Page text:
Helping a Child with Negative Self-Talk

How often does your child partake in negative self-talk? How often do you hear things like:

I will never get that right!
I am so stupid.
You don’t love me.
I am so ugly.
I am such an idiot.
I always make you mad.
No one likes me.
I am so awkward.
I am so annoying.

Even if you aren’t hearing these thought out loud, many kids are constantly berating themselves silently.

Do you have a kid with negative self-talk? Learn how to parent a negative child and teach them to believe in themselves.

The problem with that is the domino effect it sets off.

[Scroll to the bottom to watch my Kids Youtube Video on this topic]


What we tell ourselves impacts how we behave.

How we behave impacts how we are treated.
How we are treated impacts what we tell ourselves.


Welcome to the vicious cycle of self-hate and negativity.


So how do you help your child get off the hamster wheel of negative self-talk?


It is not that easy. For starters, they aren’t going to listen to you. After all, you are their parents. You have to like them. So that cancels anything you say out.


That doesn’t mean stop trying. You just have to do it more subtly.


Creating Genuine Self-Confidence to Counteract Negative Self-Talk

Do you have a kid with negative self-talk? Learn how to parent a negative child and teach them to believe in themselves.

Superficial compliments aren’t going to kill your child, but it waters down the quality of what you have to say.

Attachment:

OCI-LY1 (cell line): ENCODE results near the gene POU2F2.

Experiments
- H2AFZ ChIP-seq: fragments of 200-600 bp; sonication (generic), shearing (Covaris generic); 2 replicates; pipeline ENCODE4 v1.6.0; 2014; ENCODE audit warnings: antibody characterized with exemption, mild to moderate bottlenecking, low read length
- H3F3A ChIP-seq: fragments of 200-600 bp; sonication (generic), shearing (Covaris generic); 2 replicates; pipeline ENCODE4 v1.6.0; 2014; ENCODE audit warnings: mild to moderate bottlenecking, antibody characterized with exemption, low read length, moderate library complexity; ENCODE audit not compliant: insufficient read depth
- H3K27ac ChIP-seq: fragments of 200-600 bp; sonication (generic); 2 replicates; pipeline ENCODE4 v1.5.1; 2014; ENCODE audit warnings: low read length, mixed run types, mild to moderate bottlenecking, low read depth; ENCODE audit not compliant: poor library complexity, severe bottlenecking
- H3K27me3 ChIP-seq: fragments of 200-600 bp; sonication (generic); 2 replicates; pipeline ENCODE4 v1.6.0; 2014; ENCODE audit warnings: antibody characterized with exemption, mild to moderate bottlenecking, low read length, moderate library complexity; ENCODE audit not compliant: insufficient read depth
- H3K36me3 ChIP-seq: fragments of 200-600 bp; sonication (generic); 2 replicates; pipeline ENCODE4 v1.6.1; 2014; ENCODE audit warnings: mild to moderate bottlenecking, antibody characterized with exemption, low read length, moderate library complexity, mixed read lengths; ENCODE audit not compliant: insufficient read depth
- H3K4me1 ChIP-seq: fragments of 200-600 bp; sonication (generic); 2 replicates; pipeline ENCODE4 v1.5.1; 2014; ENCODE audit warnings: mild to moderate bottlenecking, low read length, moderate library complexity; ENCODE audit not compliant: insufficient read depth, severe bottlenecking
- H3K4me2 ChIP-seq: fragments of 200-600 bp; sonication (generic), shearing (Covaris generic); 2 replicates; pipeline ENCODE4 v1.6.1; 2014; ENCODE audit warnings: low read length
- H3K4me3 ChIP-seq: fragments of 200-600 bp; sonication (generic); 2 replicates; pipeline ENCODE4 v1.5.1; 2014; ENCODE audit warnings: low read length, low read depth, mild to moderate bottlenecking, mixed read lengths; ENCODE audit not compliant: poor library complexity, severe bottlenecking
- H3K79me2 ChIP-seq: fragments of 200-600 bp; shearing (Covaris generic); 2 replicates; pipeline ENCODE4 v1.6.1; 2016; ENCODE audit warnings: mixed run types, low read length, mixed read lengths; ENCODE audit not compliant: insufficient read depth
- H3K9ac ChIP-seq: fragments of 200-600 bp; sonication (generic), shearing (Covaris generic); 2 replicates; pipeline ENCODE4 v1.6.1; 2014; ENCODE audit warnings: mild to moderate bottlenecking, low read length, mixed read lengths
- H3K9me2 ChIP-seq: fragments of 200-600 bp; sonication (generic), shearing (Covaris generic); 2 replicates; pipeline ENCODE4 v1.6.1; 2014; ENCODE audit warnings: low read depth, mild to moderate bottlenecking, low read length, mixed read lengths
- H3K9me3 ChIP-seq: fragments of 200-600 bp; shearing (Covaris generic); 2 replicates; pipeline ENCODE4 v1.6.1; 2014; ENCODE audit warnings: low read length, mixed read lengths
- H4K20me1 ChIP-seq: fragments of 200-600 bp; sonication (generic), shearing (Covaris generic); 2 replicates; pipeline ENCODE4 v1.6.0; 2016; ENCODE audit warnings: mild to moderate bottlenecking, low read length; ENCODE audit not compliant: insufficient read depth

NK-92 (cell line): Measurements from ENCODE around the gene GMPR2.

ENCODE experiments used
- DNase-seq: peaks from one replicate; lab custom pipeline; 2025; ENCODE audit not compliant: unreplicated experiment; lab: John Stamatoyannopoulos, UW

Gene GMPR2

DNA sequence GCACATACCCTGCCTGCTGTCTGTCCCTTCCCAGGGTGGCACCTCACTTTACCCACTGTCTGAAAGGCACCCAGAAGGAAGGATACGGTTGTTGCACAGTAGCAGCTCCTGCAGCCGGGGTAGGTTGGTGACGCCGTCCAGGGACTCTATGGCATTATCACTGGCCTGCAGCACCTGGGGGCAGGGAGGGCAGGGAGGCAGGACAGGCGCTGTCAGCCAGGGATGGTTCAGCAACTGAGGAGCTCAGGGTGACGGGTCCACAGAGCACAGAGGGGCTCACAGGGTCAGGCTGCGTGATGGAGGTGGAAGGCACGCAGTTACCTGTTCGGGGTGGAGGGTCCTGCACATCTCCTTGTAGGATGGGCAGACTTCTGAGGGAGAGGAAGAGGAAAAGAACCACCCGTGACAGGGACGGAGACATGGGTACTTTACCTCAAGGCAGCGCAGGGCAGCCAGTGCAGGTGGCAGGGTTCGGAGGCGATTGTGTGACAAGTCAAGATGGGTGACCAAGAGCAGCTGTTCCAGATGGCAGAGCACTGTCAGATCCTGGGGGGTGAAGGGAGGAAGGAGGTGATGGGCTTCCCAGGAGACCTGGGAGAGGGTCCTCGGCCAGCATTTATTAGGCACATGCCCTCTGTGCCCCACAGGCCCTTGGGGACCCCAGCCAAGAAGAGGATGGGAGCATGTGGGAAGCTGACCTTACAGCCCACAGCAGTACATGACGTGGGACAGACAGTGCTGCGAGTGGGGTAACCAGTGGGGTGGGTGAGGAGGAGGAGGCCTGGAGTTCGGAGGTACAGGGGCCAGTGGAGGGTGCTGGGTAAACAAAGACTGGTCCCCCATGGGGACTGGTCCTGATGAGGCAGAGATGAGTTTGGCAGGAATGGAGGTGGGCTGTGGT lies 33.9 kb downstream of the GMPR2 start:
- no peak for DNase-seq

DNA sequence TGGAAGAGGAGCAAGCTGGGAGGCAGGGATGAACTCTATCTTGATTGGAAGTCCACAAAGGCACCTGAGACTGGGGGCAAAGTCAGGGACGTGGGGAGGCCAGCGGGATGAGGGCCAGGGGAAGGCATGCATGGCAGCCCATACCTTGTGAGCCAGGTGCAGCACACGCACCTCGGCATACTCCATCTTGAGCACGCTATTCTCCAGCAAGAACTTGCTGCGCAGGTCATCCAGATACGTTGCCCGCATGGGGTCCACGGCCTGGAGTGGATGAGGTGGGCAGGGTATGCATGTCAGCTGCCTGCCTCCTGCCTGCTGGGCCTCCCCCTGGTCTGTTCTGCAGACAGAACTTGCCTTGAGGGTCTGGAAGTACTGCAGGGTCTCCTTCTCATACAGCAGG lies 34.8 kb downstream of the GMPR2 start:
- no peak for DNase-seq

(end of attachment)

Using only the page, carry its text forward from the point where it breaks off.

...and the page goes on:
If you are drooling with:

You’re so awesome!
You are great at everything you do!
You are the best at everything!


They aren’t going to take you too seriously when you are truly wowed by something they did or accomplished.


The more specific you are with a compliment the better. For instance, let’s say your child was nervous to be in a play. They didn’t want to go, but you talked them off the cliff and they reluctantly went on stage. Their mouth barely moved, while everyone around them sung their hearts out.


You can say:

“Wow! You were so amazing up there!” (Which you and the child knows is complete BS)


Or you can say:

“You know I was impressed with what happened today. You were terrified of going. You wanted so badly to just avoid the whole thing. It took tons of courage to go and stand on the stage feeling that scared. You were brave today and I hope you feel pretty proud of yourself for that!”


Now that second compliment has some pretty good meat on the bone. And even if your child shows no outward appreciation for your amazingly insightful and well worded compliment, the seeds were planted. Every seed has long-term power, so keep planting.


Help Your Child Define Themselves


All too often we let other people define us. This is especially true with those suffering from social anxiety, but we all do this to some degree.


Help your child define themselves. Not with your words, but with your actions.

Do you have a kid with negative self-talk? Learn how to parent a negative child and teach them to believe in themselves.


What’s are three words that describe your child’s character? Here are a few to pick from:

Honest
Funny
Intelligent
Helpful
Athletic
Kind
Caring
Understanding
Creative
Thoughtful
Ingenious
Determined
Hard working


You get the point. There are positive words that can describe every human being. What are the words that fit your child?


What words would your child pick to describe themselves? Ask them. Does it fit with the words you picked?


You want to hone in on what your child already believes about themselves and tap into that further.